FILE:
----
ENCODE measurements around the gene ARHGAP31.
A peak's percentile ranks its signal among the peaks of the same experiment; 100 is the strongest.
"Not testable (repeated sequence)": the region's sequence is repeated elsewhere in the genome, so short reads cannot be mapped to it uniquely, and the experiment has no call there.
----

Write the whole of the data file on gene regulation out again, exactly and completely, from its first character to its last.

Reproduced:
ENCODE measurements around the gene ARHGAP31.
A peak's percentile ranks its signal among the peaks of the same experiment; 100 is the strongest.
"Not testable (repeated sequence)": the region's sequence is repeated elsewhere in the genome, so short reads cannot be mapped to it uniquely, and the experiment has no call there.